A Teacher Saved My Life

A Teacher Saved My Life

December 10, 2019 100 By Stanley Isaacs


I’ve always felt a kinship with animals. It was always easier to work
out what a cat was feeling, or understand R2D2 in Star Wars, than to try to read the complex
language that is human social interaction. I could calm down a nervous horse, but I couldn’t even realize that
another human being was nervous, or angry. It should be no surprise that
I had no real friends as a kid. The friendly acquaintances I did have, kids of my mom’s friends, refused to admit they even knew me anywhere near any public group. They were aliens to me, with a foreign psychic language that I just didn’t understand. I knew the definition of the words
that came out of their mouths, but never understood the actual
meaning of what they were saying. I knew there were hidden
meanings there, because they always got angry
when I never caught on. Other kids called me stupid. After years of that, I started to agree. At home, life was hard, too. Being simply told to do
something would paralyze me, and it wouldn’t get done. My mother sometimes asked
what was wrong with me, although we knew what was wrong. I have Asperger’s Syndrome. I need linear directions, and things spelled out for me
that to most would be obvious. School is something
I should have excelled at. But I didn’t. I had to work around people
who refused to work with me, teachers who would yell at me
for things I didn’t understand and wouldn’t explain anything, and kids who taunted me mercilessly until I got suspended for
fighting for the rest of the year. I was being threatened with juvenile
delinquent schools, in second grade, just for having meltdowns or not
understanding what was expected of me, and eventually becoming angry and depressed enough to lash out. This all changed when I met
one teacher, in third grade. The first adult who really understood. He pulled me out of
the other classes I was in and taught me everything himself. He related all topics back to my interests, geology, animals, past
and present, machinery. I wrote book reports on fantasy books instead of books based on everyday fiction, and was reading at a
level far beyond expected. I had math problems that
involved bones found on dig sites, and for once was inspired to do them. He told me that there
was nothing wrong with me. It was more like others
were expecting I was a car, but instead I’m a plane. I can’t function like a car will, but I can do some
things a car never could. Because of him, I didn’t give up. Because of him, I saw a reason to learn how
to try to talk to other people. He taught me the
basics of how to interact. In sixth grade, I found
someone else who was like me, who I really understood. For the first time in my life, I found someone who I could understand, on the same kind of
intuitive psychic wavelength that others seemed to be on. The school wasn’t sympathetic. They made a rule we could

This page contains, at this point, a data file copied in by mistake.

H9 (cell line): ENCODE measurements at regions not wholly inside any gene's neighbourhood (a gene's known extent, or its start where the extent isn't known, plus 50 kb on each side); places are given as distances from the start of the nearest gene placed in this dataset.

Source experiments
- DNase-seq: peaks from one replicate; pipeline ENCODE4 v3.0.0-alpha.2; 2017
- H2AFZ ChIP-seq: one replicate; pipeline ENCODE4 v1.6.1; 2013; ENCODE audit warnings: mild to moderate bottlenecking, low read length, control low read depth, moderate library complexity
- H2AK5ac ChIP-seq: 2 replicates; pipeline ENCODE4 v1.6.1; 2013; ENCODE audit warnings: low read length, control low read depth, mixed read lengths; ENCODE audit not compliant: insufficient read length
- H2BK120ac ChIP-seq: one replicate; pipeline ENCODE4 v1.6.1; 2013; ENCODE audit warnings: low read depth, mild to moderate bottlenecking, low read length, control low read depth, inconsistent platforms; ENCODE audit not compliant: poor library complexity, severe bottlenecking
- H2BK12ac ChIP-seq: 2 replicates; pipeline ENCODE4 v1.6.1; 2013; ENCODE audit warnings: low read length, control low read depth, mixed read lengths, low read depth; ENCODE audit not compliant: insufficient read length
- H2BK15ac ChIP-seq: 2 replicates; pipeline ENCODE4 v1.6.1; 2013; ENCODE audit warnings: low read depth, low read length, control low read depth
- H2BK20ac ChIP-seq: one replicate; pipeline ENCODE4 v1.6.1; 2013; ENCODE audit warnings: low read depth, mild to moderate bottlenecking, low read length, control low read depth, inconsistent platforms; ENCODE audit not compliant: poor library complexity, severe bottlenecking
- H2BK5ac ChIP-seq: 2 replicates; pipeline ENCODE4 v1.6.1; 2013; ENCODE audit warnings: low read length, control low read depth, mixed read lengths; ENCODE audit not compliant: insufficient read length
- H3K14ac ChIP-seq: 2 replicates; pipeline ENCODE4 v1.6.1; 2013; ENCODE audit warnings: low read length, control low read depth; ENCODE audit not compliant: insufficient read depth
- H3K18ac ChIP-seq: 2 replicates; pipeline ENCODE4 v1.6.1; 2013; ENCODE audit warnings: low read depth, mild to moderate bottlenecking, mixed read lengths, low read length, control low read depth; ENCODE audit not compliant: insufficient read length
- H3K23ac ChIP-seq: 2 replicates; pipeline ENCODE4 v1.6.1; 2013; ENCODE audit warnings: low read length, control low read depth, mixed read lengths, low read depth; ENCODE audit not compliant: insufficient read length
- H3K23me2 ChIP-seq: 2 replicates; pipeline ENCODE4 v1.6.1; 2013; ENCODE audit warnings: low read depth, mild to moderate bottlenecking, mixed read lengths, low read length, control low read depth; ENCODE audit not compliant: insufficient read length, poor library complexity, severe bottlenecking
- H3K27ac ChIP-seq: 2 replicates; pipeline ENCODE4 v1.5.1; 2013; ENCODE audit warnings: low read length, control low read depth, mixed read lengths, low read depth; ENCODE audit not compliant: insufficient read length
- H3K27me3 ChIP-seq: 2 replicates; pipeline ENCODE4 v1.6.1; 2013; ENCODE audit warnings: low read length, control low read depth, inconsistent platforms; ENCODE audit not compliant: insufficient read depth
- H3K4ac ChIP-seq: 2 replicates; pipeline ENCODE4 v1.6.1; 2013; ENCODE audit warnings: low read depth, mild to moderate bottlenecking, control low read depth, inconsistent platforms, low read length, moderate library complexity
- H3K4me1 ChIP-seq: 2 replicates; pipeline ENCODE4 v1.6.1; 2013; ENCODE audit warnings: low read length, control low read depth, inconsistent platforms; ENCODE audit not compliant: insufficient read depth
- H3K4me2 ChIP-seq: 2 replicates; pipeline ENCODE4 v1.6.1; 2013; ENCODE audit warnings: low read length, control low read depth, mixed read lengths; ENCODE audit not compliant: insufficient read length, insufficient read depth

not acknowledge each other on Tuesday or Thursday. We spent that time miserable, hounded by kids who would taunt us. He would always snap eventually
and I could do nothing to help. Apparently, it was some misguided
attempt to try to help us branch out, but adults just didn’t understand
that if we could have, we would have. Instead, we’d finally found someone
who spoke our language, so we were punished for it. I was told it was ‘creepy’ how we’d ignore everyone else. I pointed out that we would
accidentally ignore everyone anyway, because I can’t understand
when they’re trying to talk to me. Nothing changed, except I learned the depths to
which normal people would go just to ruin my life. Just to single me out, trip me up, and make me feel ashamed for existing. My friend and I fell out of touch, thanks to them. It shattered my first real
friendship irreparably, and I thought I would never find others. But, I had learned some things, both from my old friend
and from my old teacher. By eighth grade, I had ended up being folded into
a small social group of friends I talked to every day. We pranked teachers together. We spent a lot of our
time horsing around, in and out of class. We became known as the Terrible Trio, or the Fearsome Four, depending on how many of
us were in a class at a time. Not one of them was autistic like me, but it no longer mattered. I had learned enough to be
able to make friends on my own, all thanks to the one person who saw who I could be so long ago and gave me a chance. Despite the fears of
all the adults around me, I turned out just fine and it was no thanks to them. I’m now 30. I have a robust social life and I work in customer service, known for always being
enthusiastic and genuine. I’ve never forgotten the
lessons my teacher taught me. There is nothing wrong with me. Being autistic is not a badge of shame. It doesn’t mean I can’t understand
emotions or the mental state of others. It means that once I
learn how to interpret, I can do a better job at it than most, because I had to study people. And all of that was
thanks to one teacher, who really cared. Being different isn’t broken. Being different is just different. Our world is so vibrant and amazing, full of various stories and styles, because people are different. I wasn’t broken, and to anyone out there
who feels the same way I did, you’re not broken either. You’re just different, and maybe you need a little extra
guidance on how to live with aliens. Don’t let anyone, ever, make you feel otherwise. Do you have a story of someone who
has helped you become a better person? Or, are you a teacher who has an inspiring story on how
to better engage your students? We love to make more videos
to help improve education, so please submit your story via the link on the screen.